Here is where I get to officially shout: COMING SOON
This is not the final cover to The Conversationalist . . . only a parody. Kriss Morton, Cabin Goddess, came up with this image after hearing the title. Kipling told her she wanted to be a star. If you need Kipling for your own book covers, she works for biscuits.
On this poor and neglected Writing Blog I can finally shout that my next publication will be out by June: The Conversationalist. Where have I been? To Cannon Beach and back, with a stop in Port Townsend for two days when the ferry system shut down with engineering and mechanical failure. The book signing at the Cannon Beach Book Company was a bright moment, and I will always remember the gorgeous Summer-sun day. I even got sunburned walking the beach, which filled with more tourists than many locals could remember. The town amazes me. Haystack rock beguiles. Besides being the only vacation I’ve taken in three years, I did get a lot of revision work completed, and now, The Conversationalist is almost ready for its debut.
The Conversationalist, a literary suspense novella will be published in May by Green Darner Press as an ebook only, on all platforms, and it will be paired with a bonus short story, Mothers of Twins, one of the psychological tales from Sandcastle and Other Stories. The story is long, divided into seven chapters, and I love the added length and the space because it allowed the main character to breathe, the tension to build in a natural way.
The book cover art is being finalized this coming week as the novella works its way into the minds of early beta readers. Originally, this tale was picked up for a suspense anthology centered around the subject of stalkers—that anthology fell apart (there are others working their way to fruition as I type). The Conversationalist is set on Fidalgo Island in the Pacific Northwest, a place where I introduce Patrick, a man who becomes the victim of a stalker who wants to teach him a lesson—Patrick is a single man who doesn’t know how to date well. People always try to hide their darkest secrets, the moments in life they hope will never be uncovered; some take their secrets to the grave.
Here is the beginning of the story. I hope this sneak peek makes you curious enough to seek out the story once it’s published. And I thank you for joining me on this writing journey.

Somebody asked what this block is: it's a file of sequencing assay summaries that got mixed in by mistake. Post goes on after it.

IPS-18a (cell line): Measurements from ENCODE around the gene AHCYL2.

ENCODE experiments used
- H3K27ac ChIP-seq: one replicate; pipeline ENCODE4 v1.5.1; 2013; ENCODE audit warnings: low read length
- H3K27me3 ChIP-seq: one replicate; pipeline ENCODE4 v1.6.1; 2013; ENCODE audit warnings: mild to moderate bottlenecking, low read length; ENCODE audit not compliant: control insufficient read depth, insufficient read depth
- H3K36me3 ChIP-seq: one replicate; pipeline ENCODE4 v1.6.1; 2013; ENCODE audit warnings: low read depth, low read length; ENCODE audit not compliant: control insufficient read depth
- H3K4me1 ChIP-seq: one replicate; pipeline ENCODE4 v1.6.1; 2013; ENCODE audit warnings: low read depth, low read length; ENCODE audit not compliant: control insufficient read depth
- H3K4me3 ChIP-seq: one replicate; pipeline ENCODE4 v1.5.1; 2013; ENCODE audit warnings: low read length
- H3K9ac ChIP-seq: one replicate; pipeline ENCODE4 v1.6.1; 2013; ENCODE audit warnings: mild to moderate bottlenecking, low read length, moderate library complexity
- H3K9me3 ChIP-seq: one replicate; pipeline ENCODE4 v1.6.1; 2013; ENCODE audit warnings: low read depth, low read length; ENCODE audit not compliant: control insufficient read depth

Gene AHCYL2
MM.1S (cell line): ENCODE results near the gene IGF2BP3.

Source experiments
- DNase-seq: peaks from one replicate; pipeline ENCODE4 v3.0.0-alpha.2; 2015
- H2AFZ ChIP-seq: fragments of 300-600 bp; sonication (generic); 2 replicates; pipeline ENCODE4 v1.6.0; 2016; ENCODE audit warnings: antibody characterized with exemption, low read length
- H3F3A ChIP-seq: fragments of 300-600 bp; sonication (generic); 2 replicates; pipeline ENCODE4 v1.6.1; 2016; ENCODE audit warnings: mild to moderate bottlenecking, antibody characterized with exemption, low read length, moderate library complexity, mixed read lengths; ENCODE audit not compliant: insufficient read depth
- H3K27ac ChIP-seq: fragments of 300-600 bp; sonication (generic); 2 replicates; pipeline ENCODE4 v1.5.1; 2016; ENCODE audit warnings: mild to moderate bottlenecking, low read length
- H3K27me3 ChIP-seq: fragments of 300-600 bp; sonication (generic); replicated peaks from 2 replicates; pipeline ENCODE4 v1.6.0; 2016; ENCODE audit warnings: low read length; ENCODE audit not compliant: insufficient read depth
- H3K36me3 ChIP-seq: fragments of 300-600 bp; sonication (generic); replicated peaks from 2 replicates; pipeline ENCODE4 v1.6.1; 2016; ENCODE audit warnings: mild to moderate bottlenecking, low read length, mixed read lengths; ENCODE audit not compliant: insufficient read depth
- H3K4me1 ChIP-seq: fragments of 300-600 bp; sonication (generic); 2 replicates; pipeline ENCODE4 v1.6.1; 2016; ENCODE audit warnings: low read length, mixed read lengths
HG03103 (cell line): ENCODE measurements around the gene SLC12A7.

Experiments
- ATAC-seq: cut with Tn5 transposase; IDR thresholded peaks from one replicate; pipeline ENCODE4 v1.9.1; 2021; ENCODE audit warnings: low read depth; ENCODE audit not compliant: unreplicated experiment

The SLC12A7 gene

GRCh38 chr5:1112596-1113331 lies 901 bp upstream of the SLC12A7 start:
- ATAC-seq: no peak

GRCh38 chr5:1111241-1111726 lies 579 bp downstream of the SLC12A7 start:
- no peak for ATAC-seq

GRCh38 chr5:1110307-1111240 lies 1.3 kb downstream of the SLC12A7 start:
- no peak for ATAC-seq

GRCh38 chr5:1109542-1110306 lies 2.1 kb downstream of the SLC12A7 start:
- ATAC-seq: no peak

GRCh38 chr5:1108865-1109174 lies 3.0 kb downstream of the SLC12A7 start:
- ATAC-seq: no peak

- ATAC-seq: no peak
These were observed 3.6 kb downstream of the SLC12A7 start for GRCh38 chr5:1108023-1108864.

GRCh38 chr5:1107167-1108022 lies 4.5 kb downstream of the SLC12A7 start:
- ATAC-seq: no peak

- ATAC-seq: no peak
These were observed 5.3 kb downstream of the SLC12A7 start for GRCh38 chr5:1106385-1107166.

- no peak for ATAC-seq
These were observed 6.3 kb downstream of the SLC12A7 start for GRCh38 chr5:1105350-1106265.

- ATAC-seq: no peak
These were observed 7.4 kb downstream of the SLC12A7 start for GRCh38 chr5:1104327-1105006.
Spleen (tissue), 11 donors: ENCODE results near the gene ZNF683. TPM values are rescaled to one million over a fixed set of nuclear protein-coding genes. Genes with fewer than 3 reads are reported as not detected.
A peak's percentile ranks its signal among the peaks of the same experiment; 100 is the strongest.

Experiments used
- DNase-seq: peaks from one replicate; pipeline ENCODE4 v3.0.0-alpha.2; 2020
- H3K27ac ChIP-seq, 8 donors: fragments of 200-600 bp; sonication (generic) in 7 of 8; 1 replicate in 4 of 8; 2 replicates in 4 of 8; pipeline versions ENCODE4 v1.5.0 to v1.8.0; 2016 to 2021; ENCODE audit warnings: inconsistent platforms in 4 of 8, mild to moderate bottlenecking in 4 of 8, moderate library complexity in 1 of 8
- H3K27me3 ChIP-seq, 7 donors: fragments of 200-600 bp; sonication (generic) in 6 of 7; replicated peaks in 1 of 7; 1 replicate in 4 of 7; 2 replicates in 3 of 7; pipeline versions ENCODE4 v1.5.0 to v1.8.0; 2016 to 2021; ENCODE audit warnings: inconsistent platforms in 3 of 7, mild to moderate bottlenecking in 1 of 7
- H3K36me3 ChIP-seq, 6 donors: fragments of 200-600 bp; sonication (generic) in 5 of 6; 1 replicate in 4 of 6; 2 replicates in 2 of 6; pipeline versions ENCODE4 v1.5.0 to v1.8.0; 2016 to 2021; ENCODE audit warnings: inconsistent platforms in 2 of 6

Wendy sits across from me and tells me she’s afraid to die. She wonders what it’s like; what if this is all there is? It isn’t easy for me to listen to the words Wendy speaks.
My index finger traces through the condensation at the base of my martini glass as her forlorn questioning waves hit me. I don’t repeat to her out loud her last yearning words in a combative tone. I want to. Inside, thoughts about life, death, endings, unfairness turned to bitterness, propagate.
“My mother died a year ago,” she says, lowering her voice as she glances at the diners around us, “horribly.” I don’t know Wendy well enough to understand if she’s embarrassed by her own boldness, revealing a personal lament right out in the open, or by her mother’s ill fortune.
I watch her lips move, opening, pressing tightly together then opening again, sipping hot coffee. She didn’t add anything sweet to hers.
There’s a catch in Wendy’s voice when she finishes her story, as if something keeps snagging on a hook down her throat. I hope the coffee soothes her ache.
“You realize you need to move on with your life, right? I mean, you’re always going to grieve,” I say. “It’s over now. Think about what your mother would want you to do.” I let her see nothing but concentration on my face, while inside I’m perplexed, a sweating liar. The image of my own mother tries to surface and it takes all I have to stifle her visage from taking over my every thought.
“I keep thinking about train accidents,” Wendy says. She lifts a pale hand to her cheek and brushes a loose strand of hair away. “And how stupid they are.”